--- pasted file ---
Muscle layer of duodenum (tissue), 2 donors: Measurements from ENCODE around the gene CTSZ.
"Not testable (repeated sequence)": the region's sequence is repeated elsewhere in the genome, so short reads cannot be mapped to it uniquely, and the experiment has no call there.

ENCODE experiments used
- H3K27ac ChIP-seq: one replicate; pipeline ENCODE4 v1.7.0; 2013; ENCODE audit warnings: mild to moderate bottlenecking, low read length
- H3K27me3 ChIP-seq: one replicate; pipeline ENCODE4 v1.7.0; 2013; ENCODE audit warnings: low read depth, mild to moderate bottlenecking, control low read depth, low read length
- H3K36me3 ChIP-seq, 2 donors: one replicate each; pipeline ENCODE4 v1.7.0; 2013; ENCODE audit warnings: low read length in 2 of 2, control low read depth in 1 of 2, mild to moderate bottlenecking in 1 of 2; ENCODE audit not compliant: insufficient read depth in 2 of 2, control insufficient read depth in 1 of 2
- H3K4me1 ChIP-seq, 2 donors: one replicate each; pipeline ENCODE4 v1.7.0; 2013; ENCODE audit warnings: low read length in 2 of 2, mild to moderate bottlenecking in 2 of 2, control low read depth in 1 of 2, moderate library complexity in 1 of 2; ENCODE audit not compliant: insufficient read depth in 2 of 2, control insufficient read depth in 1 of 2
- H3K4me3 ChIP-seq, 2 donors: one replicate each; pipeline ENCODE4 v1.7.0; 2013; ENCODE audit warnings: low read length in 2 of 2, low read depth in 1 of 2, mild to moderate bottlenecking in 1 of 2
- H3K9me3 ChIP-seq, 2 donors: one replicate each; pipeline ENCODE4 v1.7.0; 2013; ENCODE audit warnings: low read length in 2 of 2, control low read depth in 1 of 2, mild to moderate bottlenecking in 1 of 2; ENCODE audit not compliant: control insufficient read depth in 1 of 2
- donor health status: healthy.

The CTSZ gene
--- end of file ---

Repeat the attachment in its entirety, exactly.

Muscle layer of duodenum (tissue), 2 donors: Measurements from ENCODE around the gene CTSZ.
"Not testable (repeated sequence)": the region's sequence is repeated elsewhere in the genome, so short reads cannot be mapped to it uniquely, and the experiment has no call there.

ENCODE experiments used
- H3K27ac ChIP-seq: one replicate; pipeline ENCODE4 v1.7.0; 2013; ENCODE audit warnings: mild to moderate bottlenecking, low read length
- H3K27me3 ChIP-seq: one replicate; pipeline ENCODE4 v1.7.0; 2013; ENCODE audit warnings: low read depth, mild to moderate bottlenecking, control low read depth, low read length
- H3K36me3 ChIP-seq, 2 donors: one replicate each; pipeline ENCODE4 v1.7.0; 2013; ENCODE audit warnings: low read length in 2 of 2, control low read depth in 1 of 2, mild to moderate bottlenecking in 1 of 2; ENCODE audit not compliant: insufficient read depth in 2 of 2, control insufficient read depth in 1 of 2
- H3K4me1 ChIP-seq, 2 donors: one replicate each; pipeline ENCODE4 v1.7.0; 2013; ENCODE audit warnings: low read length in 2 of 2, mild to moderate bottlenecking in 2 of 2, control low read depth in 1 of 2, moderate library complexity in 1 of 2; ENCODE audit not compliant: insufficient read depth in 2 of 2, control insufficient read depth in 1 of 2
- H3K4me3 ChIP-seq, 2 donors: one replicate each; pipeline ENCODE4 v1.7.0; 2013; ENCODE audit warnings: low read length in 2 of 2, low read depth in 1 of 2, mild to moderate bottlenecking in 1 of 2
- H3K9me3 ChIP-seq, 2 donors: one replicate each; pipeline ENCODE4 v1.7.0; 2013; ENCODE audit warnings: low read length in 2 of 2, control low read depth in 1 of 2, mild to moderate bottlenecking in 1 of 2; ENCODE audit not compliant: control insufficient read depth in 1 of 2
- donor health status: healthy.

The CTSZ gene